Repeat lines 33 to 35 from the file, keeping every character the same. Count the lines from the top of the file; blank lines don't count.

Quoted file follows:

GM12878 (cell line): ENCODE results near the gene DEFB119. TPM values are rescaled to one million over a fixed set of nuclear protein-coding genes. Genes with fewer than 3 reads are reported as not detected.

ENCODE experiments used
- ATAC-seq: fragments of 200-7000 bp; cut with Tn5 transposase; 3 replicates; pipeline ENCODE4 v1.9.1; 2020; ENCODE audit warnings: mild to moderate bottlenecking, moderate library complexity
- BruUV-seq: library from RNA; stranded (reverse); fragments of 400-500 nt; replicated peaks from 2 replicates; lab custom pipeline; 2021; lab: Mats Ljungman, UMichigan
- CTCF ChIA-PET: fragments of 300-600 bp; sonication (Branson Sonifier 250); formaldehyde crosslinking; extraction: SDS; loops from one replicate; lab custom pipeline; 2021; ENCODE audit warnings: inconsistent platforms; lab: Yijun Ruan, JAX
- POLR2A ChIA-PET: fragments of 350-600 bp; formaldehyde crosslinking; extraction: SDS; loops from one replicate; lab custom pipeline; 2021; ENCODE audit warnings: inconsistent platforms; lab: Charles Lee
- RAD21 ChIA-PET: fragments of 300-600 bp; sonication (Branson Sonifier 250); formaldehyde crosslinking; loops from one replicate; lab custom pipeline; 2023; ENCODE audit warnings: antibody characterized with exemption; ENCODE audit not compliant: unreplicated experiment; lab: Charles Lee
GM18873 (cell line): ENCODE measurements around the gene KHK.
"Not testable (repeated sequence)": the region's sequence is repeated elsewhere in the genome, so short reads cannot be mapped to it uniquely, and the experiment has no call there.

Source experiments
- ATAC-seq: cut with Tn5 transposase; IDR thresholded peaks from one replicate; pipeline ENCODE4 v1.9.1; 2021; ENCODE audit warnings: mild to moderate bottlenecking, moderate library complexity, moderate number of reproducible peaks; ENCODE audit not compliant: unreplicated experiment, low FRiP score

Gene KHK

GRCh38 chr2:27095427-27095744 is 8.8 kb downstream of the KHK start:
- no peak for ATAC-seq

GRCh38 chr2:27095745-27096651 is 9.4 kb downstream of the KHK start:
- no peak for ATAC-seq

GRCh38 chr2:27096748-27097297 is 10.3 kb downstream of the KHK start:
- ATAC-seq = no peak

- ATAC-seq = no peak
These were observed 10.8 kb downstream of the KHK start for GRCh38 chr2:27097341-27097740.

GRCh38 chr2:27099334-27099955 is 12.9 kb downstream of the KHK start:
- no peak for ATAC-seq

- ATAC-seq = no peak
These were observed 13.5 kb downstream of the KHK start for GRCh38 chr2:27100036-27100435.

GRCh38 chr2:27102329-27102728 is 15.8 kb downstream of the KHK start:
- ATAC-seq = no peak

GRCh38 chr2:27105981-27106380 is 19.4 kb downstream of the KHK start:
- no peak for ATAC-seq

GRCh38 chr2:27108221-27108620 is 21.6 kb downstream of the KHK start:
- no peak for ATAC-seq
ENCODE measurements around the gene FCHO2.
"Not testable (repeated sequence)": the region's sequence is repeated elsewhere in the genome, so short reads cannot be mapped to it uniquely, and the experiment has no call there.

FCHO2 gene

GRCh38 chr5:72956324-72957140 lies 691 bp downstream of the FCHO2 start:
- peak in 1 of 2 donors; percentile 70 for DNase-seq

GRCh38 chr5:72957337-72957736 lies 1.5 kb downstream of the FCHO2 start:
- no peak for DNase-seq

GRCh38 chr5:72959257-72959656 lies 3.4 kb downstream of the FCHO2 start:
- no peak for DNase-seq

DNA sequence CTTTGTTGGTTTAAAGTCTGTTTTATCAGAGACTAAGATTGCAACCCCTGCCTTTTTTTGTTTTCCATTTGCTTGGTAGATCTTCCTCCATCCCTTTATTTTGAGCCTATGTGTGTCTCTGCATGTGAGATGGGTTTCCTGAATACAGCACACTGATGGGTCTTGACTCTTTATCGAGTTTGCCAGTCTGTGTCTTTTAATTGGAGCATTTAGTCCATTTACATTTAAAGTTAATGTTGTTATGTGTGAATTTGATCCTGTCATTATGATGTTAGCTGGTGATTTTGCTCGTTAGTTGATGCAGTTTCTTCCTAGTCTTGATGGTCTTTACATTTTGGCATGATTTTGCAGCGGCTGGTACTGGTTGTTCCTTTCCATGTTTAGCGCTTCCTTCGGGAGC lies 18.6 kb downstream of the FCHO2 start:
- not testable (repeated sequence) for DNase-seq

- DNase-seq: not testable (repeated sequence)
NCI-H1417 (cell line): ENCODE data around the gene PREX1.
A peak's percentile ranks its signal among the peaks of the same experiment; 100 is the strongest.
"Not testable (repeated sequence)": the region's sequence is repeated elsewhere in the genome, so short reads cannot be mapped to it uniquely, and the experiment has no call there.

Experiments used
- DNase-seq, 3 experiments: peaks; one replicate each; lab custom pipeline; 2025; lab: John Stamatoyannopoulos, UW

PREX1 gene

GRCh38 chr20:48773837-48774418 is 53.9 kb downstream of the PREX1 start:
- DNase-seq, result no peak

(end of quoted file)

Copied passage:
FCHO2 gene

GRCh38 chr5:72956324-72957140 lies 691 bp downstream of the FCHO2 start:
- peak in 1 of 2 donors; percentile 70 for DNase-seq